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Suspect's friend 'freaked out'

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By David Giuliani

Martin Chris Romero describes himself as “freaked out” after he found out that his friend reportedly fired the gunshot that killed a 6-year-old girl.

But he didn’t call the police. Instead, he says he kept it a secret from the authorities until investigators asked about the murder months later.

Romero testified on Monday during the preliminary hearing of David Levi Chavez, 507 New Mexico Ave., who has been charged with an open count of murder in the June 15 death of Jasmine Garcia.

In testimony at Magistrate Court, Romero said he was at a party on the night of the murder. He said his friend, Chavez, drank heavily. After smoking marijuana with Chavez, Romero said, he drove Chavez to the 300 block of Union Street, where Garcia’s uncle, Jeffrey Sanchez, lived. He said Chavez was holding a 12-gauge black shotgun.

On the way, Chavez talked about shooting into Sanchez’s house, Romero testified. Chavez and Sanchez had gotten into a fight near Las Vegas just a month earlier, Romero testified.

But Romero contended that he didn’t believe that Chavez would go through with firing the weapon.

“Every time we drink, nothing ever happens. I honestly didn’t think he was going to do it,” Romero said.

Romero testified that he dropped off Chavez on Union and started driving away. About 20 seconds later, he said he heard a single gunshot. Romero said he “blew” two stops signs and sped away from the area.

“I was freaked out,” he said.

He said he told his friend, Josh Pacheco, about what happened when they went fishing the next day. Later that day, Romero found out that Garcia was killed while sleeping in her bed. He said he was afraid because he knew who shot her.

Romero said he met with Chavez and told him about Garcia.

“He had a blank look in his face,” he said.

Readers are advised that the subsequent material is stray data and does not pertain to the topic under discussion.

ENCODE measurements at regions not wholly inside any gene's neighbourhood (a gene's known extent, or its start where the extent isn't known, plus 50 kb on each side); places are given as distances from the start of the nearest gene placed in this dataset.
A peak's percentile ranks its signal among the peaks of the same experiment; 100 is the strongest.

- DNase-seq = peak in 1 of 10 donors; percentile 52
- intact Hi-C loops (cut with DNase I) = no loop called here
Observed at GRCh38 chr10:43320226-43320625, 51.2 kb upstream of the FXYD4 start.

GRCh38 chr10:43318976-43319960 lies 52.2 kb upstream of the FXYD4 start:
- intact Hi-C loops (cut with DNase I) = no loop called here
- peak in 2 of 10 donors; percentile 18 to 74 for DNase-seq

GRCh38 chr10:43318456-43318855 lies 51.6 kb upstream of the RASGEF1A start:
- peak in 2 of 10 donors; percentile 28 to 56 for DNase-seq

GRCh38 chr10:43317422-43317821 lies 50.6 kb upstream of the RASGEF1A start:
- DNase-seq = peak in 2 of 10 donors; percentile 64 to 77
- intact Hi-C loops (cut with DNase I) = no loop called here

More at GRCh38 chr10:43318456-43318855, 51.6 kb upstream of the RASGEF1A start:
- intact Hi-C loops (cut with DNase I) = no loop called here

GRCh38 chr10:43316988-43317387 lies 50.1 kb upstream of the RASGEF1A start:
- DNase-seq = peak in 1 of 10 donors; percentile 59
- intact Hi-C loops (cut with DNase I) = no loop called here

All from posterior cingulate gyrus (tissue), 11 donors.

Romero said he asked to speak with Chavez’s mother by phone, and Romero then told the mother about what had happened. She cried, he said.

When Chavez’s attorney, Bob Gorence, asked Romero why he didn’t contact the authorities, he responded, “Put yourself in my situation. Would you have called the cops?”

On Sept. 11, Las Vegas police received a Crime Stoppers tip that Romero and Chavez were involved in Garcia’s killing.

Romero testified that in his first interview with officers last month, he lied that he didn’t know anything about the killing. But after a few minutes, he said he decided to tell the police the truth.

In testimony, Las Vegas police detective Roy Pacheco presented still photos from a Wal-Mart security camera showing Chavez and Josh Pacheco going into Wal-Mart the evening before Garcia’s killing. Chavez went to the restroom, while Josh Pacheco is seen buying slugs for a shotgun at the gun counter. Minutes later, according to the evidence, the two are seen leaving the store.

Prosecutors presented evidence showing that Pacheco sold Chavez a 12-gauge black shotgun not long before.

Police have never found the weapon in the crime.

On cross examination, Pacheco testified that there was no premeditation to kill the girl.

In his closing statement, District Attorney Richard Flores said Jeffrey Sanchez was on Chavez’s mind the night of the killing.

“One gunshot killed Jasmine Garcia. How many gunshots does Chris Romero testify there were? One gunshot. That’s beyond coincidence,” the prosecutor said.

He acknowledged that the case largely depends on Romero. “There’s no denying it,” he said.

But he said Romero had nothing to gain by pointing the finger at Chavez.

However, Gorence, in his closing statement, said the state’s case depends on two non-police witnesses, Romero and Josh Pacheco, neither of whom were eyewitnesses. And the police had no forensic evidence linking Chavez to the crime, Gorence said.

Gorence questioned whether Josh Pacheco was competent to testify, given the number of narcotics he was taking. As for Romero, Gorence said, “Supposedly he wanted to come clean, but he never called anyone about it.”

At the end of the four-hour hearing, Magistrate Judge Chris Najar said he found that there was sufficient evidence to bind the case over to District Court for trial.

Gorence asked the judge to reduce Chavez’s bail from a $2 million cash-only bond and put Romero on home detention. The district attorney opposed the request.

The judge decided against the defense request — to applause from the victim’s family members on one side of the courtroom.

Asked afterward whether authorities would charge Romero and Josh Pacheco, Flores said prosecutors haven’t decided yet and would see how the Chavez case progresses.